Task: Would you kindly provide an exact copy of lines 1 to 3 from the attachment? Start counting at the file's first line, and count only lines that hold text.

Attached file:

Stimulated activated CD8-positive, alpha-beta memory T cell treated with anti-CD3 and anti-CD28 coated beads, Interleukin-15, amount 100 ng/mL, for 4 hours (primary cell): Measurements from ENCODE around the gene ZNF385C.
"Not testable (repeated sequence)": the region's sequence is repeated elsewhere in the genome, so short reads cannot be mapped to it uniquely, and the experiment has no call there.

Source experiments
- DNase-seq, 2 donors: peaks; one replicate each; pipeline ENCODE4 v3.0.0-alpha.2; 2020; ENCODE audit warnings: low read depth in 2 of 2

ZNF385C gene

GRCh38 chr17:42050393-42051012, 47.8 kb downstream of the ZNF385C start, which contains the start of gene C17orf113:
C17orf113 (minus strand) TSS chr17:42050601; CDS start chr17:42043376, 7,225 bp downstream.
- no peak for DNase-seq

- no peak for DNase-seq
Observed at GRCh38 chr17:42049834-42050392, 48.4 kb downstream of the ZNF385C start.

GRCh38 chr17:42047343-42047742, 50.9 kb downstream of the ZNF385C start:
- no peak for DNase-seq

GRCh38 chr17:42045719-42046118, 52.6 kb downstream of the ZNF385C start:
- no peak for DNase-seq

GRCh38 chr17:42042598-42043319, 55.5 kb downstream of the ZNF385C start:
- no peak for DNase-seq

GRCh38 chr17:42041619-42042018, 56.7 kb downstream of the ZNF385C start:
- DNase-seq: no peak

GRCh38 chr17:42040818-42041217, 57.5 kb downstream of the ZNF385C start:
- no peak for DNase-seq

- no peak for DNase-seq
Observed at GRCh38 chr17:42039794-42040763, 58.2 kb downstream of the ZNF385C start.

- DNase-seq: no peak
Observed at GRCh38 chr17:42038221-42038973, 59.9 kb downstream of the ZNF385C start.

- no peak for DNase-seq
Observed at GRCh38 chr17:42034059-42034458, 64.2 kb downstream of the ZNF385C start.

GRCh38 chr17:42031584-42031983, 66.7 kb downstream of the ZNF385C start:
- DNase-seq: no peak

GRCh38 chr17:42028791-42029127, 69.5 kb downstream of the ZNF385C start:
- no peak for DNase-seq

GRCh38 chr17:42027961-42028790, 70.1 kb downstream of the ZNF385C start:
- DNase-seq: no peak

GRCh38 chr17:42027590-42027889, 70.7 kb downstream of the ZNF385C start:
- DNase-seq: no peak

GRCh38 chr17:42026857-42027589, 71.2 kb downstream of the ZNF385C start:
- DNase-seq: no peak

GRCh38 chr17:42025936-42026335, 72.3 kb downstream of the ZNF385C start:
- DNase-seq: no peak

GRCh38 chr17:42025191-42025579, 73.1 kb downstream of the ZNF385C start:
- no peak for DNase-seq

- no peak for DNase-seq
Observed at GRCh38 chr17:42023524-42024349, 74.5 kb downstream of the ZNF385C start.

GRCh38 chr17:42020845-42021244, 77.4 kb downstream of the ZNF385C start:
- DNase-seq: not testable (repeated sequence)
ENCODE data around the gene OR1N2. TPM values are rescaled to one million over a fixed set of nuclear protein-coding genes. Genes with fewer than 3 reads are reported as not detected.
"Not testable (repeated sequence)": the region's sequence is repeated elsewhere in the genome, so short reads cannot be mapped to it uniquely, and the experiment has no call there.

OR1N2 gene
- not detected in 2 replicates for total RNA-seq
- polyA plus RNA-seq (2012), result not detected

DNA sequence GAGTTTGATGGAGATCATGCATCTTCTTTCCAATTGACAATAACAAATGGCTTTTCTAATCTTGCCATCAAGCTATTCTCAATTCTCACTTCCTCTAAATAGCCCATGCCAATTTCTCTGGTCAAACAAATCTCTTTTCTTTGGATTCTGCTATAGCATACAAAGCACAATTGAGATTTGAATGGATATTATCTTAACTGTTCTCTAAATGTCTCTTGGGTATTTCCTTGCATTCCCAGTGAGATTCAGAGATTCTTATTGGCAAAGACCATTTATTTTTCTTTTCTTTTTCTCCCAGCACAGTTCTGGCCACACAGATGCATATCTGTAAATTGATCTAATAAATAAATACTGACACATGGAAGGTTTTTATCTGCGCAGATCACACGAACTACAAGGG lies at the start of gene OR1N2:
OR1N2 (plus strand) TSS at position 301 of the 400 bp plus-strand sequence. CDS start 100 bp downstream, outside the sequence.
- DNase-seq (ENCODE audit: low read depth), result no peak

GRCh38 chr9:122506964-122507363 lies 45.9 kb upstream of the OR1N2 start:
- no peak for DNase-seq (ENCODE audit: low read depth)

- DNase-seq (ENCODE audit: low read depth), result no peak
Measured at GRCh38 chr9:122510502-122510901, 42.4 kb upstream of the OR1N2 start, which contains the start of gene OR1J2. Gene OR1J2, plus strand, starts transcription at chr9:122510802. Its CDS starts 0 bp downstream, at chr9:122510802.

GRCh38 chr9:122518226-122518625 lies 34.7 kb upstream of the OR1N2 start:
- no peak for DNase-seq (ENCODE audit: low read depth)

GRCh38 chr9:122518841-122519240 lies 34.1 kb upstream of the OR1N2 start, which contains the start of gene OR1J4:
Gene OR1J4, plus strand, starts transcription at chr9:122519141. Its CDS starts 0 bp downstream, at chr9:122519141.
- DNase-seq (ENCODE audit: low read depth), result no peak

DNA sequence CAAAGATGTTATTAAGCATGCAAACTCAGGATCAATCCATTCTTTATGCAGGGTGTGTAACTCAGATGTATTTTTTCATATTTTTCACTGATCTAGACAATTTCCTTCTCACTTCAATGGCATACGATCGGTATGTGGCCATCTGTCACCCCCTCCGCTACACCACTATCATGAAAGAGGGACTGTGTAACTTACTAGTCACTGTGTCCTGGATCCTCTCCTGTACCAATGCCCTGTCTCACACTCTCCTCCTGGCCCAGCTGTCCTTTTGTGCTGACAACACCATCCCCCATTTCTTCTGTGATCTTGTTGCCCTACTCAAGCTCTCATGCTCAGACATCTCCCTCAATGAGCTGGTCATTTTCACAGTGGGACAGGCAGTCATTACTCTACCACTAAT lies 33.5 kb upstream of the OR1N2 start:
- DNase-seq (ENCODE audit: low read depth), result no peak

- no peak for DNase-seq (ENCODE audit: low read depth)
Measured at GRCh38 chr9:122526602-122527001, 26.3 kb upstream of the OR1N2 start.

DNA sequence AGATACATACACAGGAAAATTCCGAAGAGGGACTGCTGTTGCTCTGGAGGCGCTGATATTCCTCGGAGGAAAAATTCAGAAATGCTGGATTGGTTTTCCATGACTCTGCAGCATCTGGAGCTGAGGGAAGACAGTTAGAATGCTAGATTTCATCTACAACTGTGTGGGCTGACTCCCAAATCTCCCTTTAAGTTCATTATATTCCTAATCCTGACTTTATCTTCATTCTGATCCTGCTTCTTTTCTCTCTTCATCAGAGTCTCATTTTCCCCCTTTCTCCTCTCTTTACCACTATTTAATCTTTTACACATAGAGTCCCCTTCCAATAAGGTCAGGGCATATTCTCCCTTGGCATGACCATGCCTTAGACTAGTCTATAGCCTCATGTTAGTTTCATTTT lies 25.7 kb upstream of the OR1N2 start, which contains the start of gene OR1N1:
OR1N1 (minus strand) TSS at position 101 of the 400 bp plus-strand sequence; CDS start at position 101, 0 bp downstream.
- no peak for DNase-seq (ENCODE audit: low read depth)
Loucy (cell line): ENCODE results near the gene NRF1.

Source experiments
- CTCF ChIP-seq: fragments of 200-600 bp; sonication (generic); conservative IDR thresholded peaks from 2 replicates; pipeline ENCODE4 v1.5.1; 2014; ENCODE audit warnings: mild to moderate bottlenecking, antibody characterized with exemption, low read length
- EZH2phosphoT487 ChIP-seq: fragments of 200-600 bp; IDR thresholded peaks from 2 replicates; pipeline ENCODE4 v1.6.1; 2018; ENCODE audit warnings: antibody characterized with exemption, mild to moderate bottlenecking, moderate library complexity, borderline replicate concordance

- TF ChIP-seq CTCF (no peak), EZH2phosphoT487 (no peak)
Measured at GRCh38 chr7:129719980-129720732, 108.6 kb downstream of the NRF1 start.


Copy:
Stimulated activated CD8-positive, alpha-beta memory T cell treated with anti-CD3 and anti-CD28 coated beads, Interleukin-15, amount 100 ng/mL, for 4 hours (primary cell): Measurements from ENCODE around the gene ZNF385C.
"Not testable (repeated sequence)": the region's sequence is repeated elsewhere in the genome, so short reads cannot be mapped to it uniquely, and the experiment has no call there.

Source experiments